Things will soon change though since HDR-supporting panels are on the way, many of which will be available by next Christmas. This means LCDs that feature true local dimming and OLEDs will push the boundaries of image quality and offer those better pixels I alluded to before.


While high dynamic range for color may seem like the holy grail, actually getting images with its broad color reproduction abilities onto the screen is an extreme challenge. Historically, much of what the human eye could see has been diluted between various image processing stages between the original subject and what we see on the screen. The resulting standard dynamic range likeness is what we have come to live with but it lacks the telltale signs of a “living” recreation.


One of the primary abilities of HDR is to expand the color recreation of today’s content. Whereas the human visual range is truly vast, many of today’s color spaces fail to reach anything near the full coverage necessary for faithful recreation of every hue and tone we can see. For example, the typical sRGB color range displayed by many of today’s monitors and HDTV’s only covers the bare fraction of what’s available.

The next step in this evolution is to move into the so-called “HDR-10” color space which, when looking at the BT.2020 specifications, will move display capabilities into a range we can only dream of right now. Naturally, this will require new encoding methods but that’s a topic for another time.


The place of Radeon Graphics into this equation is an interesting one since the RTG has the opportunity to directly impact of HDR images are displayed on upcoming monitors that support the standard. However, their challenge is a multi-faceted one; right now so-called “HDR” in games is actually rendered as such within a game engine but it then has to be remapped to SDR for output to today’s displays. The end result is highlights that often look blown out and inaccurate colors.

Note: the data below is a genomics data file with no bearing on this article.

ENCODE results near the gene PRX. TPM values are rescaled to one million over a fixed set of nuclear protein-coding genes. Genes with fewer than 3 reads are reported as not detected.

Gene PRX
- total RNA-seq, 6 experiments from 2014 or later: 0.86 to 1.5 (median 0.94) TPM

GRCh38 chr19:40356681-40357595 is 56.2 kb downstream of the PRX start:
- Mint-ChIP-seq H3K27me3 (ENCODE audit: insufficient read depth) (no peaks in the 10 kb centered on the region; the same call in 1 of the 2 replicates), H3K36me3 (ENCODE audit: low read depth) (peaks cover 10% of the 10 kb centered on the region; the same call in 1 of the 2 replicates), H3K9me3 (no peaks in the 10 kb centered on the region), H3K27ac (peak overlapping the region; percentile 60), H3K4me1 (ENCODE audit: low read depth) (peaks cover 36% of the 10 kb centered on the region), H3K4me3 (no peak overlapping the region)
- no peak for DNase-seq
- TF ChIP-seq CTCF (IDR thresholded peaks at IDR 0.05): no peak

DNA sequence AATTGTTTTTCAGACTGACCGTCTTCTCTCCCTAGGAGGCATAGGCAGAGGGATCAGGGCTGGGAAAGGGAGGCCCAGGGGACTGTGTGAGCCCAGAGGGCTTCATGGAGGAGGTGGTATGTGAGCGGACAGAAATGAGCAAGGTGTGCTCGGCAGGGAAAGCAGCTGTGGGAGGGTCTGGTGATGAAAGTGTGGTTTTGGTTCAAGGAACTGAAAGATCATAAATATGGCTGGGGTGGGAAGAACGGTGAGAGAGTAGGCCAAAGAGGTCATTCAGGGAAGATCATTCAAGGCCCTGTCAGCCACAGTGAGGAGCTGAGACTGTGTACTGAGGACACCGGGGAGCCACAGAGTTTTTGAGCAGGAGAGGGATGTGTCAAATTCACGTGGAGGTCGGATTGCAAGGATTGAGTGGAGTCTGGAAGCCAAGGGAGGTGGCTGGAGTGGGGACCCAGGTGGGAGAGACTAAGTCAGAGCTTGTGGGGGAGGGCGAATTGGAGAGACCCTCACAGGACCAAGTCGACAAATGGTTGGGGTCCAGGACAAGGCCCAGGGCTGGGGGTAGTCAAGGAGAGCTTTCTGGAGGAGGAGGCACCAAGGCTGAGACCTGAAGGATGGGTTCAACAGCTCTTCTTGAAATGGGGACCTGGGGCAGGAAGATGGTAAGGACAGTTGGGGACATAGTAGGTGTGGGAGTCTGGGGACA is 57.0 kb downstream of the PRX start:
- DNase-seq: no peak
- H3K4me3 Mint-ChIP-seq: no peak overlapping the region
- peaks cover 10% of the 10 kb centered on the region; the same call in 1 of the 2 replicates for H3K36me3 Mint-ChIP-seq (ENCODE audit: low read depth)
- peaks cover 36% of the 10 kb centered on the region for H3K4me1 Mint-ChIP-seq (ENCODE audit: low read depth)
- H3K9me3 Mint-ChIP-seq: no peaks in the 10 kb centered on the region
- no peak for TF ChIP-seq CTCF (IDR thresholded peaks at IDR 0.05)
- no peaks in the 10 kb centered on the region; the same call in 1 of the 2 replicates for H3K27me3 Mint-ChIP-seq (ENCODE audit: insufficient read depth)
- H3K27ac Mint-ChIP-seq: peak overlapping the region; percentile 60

RTG’s solution to this is an enhanced tone-mapping algorithm which allows for a more faithful recreation of in-game HDR information. When interfacing with one of the upcoming HDR displays, the end result is supposed to be much more faithful to real life than ever before.


While future Radeon graphics cards will of course sport full support for 10-bit HDR displays, the good news is that many of AMD’s existing products have forwards compatibility as well. Currently all R9 300 series, Fury and Nano cards will support HDR-10 output in games and for movies through their HDMI 1.4b and DisplayPort 1.2 connectors at rates of up to 4K at 30Hz. Meanwhile, upcoming cards will roll that support out to 4K at 60Hz over HDMI 2.0a and Displayport 1.2 / 1.3.

As for availability of the HDR displays, well that’s a bit of a moving target right now but it looks like they’ll start being available sometime in late 2016. At least that’s something to look forward to.

FreeSync Expands to HDMI

FreeSync has been a hotly contested topic here at Hardware Canucks, both among our staff and within the forums. Initial impressions ran from extremely positive to slightly disappointing due to a number of different factors but as time marched on, AMD’s technology began distinguishing itself as being much more than an “also ran” when compared directly against NVIDIA’s competing G-SYNC. Indeed, through the launch of some spectacular monitors and some key software-side additions like Low Framerate Compensation, it has become an extremely appealing solution for smoothing out on-screen motion.

The Radeon Technology Group is now moving on to something particularly interesting: supporting FreeSync over a standard HDMI interface. This is particularly interesting since unlike their use of DisplayPort’s existing adaptive-sync protocol, there’s no variable refresh rate implementation in current HDMI specifications. One is planned for the future but it is far from being rolled out. As such, the RTG is utilizing HDMI’s vendor-specific extension protocol to implement a variable refresh signal without bypassing any certifications.